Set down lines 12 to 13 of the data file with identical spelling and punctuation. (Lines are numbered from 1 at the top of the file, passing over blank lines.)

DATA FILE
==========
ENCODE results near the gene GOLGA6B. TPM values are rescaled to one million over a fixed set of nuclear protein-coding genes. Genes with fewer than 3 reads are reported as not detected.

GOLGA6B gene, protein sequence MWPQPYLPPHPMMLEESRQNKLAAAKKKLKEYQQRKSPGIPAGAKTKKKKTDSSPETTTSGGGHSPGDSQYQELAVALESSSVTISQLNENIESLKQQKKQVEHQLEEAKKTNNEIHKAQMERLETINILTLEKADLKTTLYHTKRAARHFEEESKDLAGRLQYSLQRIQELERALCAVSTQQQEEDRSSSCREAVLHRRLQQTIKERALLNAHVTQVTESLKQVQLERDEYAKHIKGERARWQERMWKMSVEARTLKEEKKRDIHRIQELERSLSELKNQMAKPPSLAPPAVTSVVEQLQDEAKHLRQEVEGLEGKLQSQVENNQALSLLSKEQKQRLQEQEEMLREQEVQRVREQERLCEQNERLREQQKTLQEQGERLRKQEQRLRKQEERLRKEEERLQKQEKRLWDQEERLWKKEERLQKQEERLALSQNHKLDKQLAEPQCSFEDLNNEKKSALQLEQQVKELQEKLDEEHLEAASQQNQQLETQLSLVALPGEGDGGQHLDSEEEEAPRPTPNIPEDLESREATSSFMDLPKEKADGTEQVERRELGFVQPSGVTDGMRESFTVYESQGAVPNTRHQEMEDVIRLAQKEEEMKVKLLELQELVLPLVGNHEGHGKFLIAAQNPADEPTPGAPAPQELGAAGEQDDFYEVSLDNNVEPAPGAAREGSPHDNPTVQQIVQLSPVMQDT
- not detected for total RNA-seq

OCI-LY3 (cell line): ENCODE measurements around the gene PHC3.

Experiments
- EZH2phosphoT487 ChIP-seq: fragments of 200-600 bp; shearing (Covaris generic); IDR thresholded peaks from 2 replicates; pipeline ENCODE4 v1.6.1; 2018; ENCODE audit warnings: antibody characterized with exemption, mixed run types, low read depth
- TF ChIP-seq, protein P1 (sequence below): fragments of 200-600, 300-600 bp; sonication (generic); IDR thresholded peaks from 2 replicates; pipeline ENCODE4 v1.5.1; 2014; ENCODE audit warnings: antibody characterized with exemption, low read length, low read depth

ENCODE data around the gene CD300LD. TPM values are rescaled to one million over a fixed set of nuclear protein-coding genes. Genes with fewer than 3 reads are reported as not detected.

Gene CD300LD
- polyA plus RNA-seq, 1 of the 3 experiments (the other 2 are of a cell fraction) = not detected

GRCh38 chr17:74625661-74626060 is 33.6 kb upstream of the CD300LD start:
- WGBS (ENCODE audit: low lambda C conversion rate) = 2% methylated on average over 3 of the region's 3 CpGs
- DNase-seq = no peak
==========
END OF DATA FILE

- WGBS (ENCODE audit: low lambda C conversion rate) = 2% methylated on average over 3 of the region's 3 CpGs
- DNase-seq = no peak